DID YOU KNOW:
5,000 Ukrainians were forcibly taken to internment camps scattered throughout Canada from 1914 to 1920 as “enemy aliens”?
They were stripped of their property?
80,000 Canadians, many Ukrainian, were required to register and report regularly to officials?
Men in camps were “hungry as dogs” and made to do back breaking work year round?
Others were discharged from work?
Women and children were left to fend for themselves on remote farms?
Some camps included women and children?
Many of your Ukrainian Canadian forefathers never spoke about this humiliating period of their life?
Projects the USF-BC has been involved in:
Recovery Room Documentary
This multi-award winning documentary directed by Adrian Luhovy captured viewers’ hearts and minds. It illustrated the devastating human toll of the Russian invasion of eastern Ukraine, however, Luhovy also demonstrated injured Ukrainian soldiers’ resilience and never ending hope for the future, as well as the compassion of the Canadian medical team volunteers in Ukraine. The Foundation co-hosted the screening in October 2018.
Taras Schevchenko School
The Foundation continues to give grants to the Taras Shevchenko School in Vancouver. The school has offered Ukrainian classes to adults for over 20 years, with materials prepared to meet the needs of students at beginner, intermediate and advanced levels.
Second Chance Documentary
The production of Second Chance, a documentary by young director Adriana Luhovy, was supported by USF-BC. In October, 2017, the Foundation co-hosted the screening of this moving portrayal of how orphaned children in Ukraine attending camps sponsored and staffed with Canadian and Ukrainian volunteers learn to push on with the challenges they face and help each other.
“SPADOK” Archive Project
Archives of the Ukrainian community in British Columbia have been catalogued, scanned and digitized through the archive maintaining program Spadok. USF-BC’s financial assistance has made early archival records, publications, letters and other documents from the Ukrainian Canadian Congress of BC available through Spadok’s website.
USF-BC’s generous support to the University of British Columbia allowed for Ukrainian language courses at the 3rd and 4th year levels to thrive for seven years. USF-BC also made possible the inclusion of Ukrainian at Simon Fraser University’s Language Training Institute.
Ukrainian Language Schools
Both the Ukrainian Heritage Language School, the Taras Shevchenko Ukrainian Language School in Vancouver and other schools were recipients of multiple grants from USF-BC. The schools offered a comprehensive program of Ukrainian language, culture, history and the arts for students from beginning to advanced levels.
Children of Maidan come to Vancouver
USF-BC and Ukrainians in Vancouver welcomed a group of 14 young students from Ukraine at a community dinner. These courageous young people presented personal accounts of their experiences in or the impact of revolutionary events that took place in Ukraine in 2014. USF-BC provided funds to host this welcome dinner. The youth participated in a summer program and ESL classes sponsored by OWL and the Vancouver Ukrainian community.
Echoes of Ukraine Series
USF-BC is funding the digitalization of Vancouver’s long-running Ukrainian community television series Echoes of Ukraine. Dancing the Dream is but one of many programs.
USF-BC has also funded yet-to-be released documentary Children of Hope by Adriana Luhovy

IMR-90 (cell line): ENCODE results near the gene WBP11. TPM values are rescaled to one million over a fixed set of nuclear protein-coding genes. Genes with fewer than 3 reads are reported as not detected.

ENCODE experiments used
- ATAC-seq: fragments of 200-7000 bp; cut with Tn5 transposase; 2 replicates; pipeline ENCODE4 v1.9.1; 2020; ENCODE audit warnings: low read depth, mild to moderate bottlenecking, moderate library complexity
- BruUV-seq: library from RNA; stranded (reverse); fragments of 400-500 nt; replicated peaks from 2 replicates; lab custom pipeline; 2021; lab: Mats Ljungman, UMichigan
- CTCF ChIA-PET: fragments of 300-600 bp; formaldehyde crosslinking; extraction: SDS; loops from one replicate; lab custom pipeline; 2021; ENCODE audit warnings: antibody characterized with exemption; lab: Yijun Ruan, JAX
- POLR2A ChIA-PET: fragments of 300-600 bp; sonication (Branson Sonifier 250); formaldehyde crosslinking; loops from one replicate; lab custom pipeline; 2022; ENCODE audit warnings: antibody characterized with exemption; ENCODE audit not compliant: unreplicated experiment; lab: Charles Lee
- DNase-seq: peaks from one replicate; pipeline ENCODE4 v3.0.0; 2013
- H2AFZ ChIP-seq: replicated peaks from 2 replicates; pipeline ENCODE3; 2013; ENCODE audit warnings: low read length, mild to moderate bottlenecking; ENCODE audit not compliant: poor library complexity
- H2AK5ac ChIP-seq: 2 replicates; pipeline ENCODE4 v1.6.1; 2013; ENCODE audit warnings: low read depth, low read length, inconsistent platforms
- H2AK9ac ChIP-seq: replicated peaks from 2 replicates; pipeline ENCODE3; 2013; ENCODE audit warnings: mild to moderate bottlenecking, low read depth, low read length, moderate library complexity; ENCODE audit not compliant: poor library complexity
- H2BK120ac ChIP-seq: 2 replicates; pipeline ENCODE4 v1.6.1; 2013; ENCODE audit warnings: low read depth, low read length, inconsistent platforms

Vakhtang Kipiani, speaker on Ukraine’s Historical Truth-July 2015, Vancouver USF-BC supported an evening with the editor of Istorychna Pravda (www. istpravda.com.ua). Mr. Kipiani’s work focuses on correcting deliberate historical untruths that permeate Ukrainian education and society
Dr. Lubomyr Luciuk, Lecture
Dr. Lubomyr Yaroslav Luciuk is a Canadian academic and author of books and articles in the field of political geography and Ukrainian history. USF-BC has funded and partnered with other organizations to bring to British Columbia’s communities interesting speakers on pertinent issues.
From Pacific to Atlantic
In 2014, USF-BC funded the Canadian première of a film montage on the history-changing events of Maidan in Kyiv, Ukraine.
A feature length English language documentary on the 1932-1933 Famine Genocide in Soviet Ukraine when millions were deliberately starved to death by Stalin’s regime; it also describes the accompanying destruction of Ukraine’s religious, academic, cultural and political leadership. USF-BC funded the English translation and hosted Vancouver showing.
A novel that brings the horrifying history of wartime Ukraine to life, USF-BC supported book launches in Vancouver and Surrey, B.C.
A Hunger Most Cruel
A Ukrainian short fiction translated into English about the terror-famine that ravaged Soviet Ukrainian territories in the early 1930s. The book features selected works by three authors whose unflinching honesty and complementary perspectives on the horrific events around which narratives are constructed create a compelling set of vivid, disturbing, and haunting images of the human toll that this ideologically motivated artificial famine exacted. USF-BC supported printing of the second edition
Maria: A Chronicle of a Life
A story about a village woman’s loves, losses, and daily toil, from the emancipation of serfs in 1861 to one of the most tragic periods in human history– the 1932-33 Holodomor, or Famine-Genocide. USF-BC supported and co-hosted the book launch in Vancouver.
A day in Hollywood, Night in Ukraine
A dinner event featuring a multimedia lecture by Dr. Denis Hlynka: Based on research conducted for over a dozen years, Dr. Hlynka examined how Ukrainian themes have infiltrated the mainstream of North American popular culture. USF-BC promoted and co-hosted this dinner presentation.